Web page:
Stopping Misbehavior Easier Than You Might Think

A mom once asked me for help with a situation involving her two boys, ages 5 and 7. She said they were constantly fighting at the morning breakfast table. She wanted a quick-fix solution to the problem because it was driving her crazy. As in all instances when I am asked about behavior situations, I need more information about what was going on just before and during the problem. This additional information helps me assess what may be causing the problem and come up with possible solutions. I asked mom what she is usually doing at the time of the fighting and she told me that she is scurrying around to get lunches made and the house picked up before they leave for the day. She admitted she is likely to be barking orders and making demands on the boys out of frustration for always running late. We can all relate. My solution for her… sit down with the boys at the table, set a timer for 10 minutes, and for her not to talk, just listen. She thought it was the dumbest idea she had ever heard and told me she expected a more profound solution from me. I was concerned that she wasn’t willing to give this a try and that her situation at home with the boys would get worse. Within two weeks she contacted me to let me know that in fact, it did work! The fighting had changed just to teasing but the atmosphere was more relaxed.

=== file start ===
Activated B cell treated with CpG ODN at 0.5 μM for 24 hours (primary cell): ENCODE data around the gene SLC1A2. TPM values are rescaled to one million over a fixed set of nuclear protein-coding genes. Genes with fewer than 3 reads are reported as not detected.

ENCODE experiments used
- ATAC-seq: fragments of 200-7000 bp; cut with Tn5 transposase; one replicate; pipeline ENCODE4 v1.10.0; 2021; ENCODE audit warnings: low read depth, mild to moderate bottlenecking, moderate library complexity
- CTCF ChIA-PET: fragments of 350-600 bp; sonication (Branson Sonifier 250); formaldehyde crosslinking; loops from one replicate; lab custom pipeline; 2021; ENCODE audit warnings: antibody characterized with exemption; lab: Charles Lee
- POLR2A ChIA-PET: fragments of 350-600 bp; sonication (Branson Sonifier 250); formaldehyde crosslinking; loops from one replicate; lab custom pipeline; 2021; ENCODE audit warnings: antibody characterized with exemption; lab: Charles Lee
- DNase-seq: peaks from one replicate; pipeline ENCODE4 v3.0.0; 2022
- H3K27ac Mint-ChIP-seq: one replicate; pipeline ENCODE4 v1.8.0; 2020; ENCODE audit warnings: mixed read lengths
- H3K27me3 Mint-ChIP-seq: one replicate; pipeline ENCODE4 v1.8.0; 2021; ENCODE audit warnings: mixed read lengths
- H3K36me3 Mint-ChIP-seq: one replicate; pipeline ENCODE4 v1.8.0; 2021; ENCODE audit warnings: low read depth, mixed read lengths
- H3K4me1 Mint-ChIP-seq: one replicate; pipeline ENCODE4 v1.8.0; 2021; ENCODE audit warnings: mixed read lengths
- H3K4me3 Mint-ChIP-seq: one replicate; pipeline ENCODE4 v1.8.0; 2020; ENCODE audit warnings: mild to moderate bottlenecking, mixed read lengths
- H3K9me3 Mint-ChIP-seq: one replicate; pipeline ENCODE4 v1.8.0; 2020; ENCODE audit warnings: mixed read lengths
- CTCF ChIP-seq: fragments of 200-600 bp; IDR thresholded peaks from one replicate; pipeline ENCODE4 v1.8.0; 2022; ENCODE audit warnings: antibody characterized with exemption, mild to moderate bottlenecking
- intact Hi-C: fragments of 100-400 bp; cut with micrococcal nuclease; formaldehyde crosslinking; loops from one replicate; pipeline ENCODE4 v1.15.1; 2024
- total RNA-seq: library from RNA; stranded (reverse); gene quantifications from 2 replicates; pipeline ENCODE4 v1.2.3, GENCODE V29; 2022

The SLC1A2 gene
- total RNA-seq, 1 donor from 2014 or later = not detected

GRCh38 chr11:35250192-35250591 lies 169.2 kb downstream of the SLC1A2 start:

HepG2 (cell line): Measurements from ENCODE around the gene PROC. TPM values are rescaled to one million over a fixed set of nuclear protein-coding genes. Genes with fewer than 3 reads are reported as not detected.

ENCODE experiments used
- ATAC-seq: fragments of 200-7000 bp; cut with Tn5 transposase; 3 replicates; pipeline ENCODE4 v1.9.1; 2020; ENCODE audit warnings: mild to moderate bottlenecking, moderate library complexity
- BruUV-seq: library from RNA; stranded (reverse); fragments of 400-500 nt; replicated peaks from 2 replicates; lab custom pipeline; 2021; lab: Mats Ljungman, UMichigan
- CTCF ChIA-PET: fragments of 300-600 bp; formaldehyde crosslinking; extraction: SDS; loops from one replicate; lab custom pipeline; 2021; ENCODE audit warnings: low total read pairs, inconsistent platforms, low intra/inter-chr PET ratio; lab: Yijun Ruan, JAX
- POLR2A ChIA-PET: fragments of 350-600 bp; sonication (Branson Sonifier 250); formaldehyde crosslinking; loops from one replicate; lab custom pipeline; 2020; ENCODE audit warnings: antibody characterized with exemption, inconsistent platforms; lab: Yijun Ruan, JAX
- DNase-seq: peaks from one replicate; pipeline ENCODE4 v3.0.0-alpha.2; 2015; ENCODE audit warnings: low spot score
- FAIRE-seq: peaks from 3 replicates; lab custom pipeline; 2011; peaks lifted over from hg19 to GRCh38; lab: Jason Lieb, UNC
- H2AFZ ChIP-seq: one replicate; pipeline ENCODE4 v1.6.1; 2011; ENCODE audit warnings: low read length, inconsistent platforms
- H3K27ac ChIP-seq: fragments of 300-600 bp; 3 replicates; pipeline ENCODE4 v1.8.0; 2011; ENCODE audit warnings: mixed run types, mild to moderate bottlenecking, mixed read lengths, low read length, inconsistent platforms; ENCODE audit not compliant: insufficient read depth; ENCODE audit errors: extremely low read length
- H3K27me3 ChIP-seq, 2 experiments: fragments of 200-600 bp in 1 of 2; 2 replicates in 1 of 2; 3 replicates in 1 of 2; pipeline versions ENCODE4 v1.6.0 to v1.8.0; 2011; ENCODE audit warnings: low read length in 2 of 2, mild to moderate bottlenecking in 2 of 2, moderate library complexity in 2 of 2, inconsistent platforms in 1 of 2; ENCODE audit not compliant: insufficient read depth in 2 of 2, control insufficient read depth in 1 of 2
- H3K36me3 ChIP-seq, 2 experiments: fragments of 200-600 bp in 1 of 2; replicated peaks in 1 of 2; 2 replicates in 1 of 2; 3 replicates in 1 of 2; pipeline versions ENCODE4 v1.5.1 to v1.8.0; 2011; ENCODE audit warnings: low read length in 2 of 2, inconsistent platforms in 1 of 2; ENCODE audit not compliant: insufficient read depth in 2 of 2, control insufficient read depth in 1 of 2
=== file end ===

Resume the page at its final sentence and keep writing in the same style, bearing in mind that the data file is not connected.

Sometimes our children act out as a way of saying to the parent(s) “I’m feeling disconnected from you mom and/or dad!” We all look for that confirmation occasionally that the ones who love us are still there and connected. Children don’t usually know how to approach the parent and say “Hey, can you slow down a bit and notice me now and then? And can you do it by just listening?” They tell us this by acting out, becoming uncooperative, and misbehaving.

ACTION ITEMS:
• Once a day, give your young child 10 minutes of your full attention and time. Set a timer if you have to and avoid speaking. Give them the opportunity to show you or tell you about anything they want.
• Take each of your children on a date once a week or twice a month. Take them away from the rest of the family and avoid buying them things.
• Once a month hang out with your teen in their room if they’ll let you. Knock on their door, ask if now is a good time to hang out, and avoid any discouraging or negative talk. Just be with them and let them do most of the talking.

Want more great ideas? Read my articles at http://www.CooperativeKids.com

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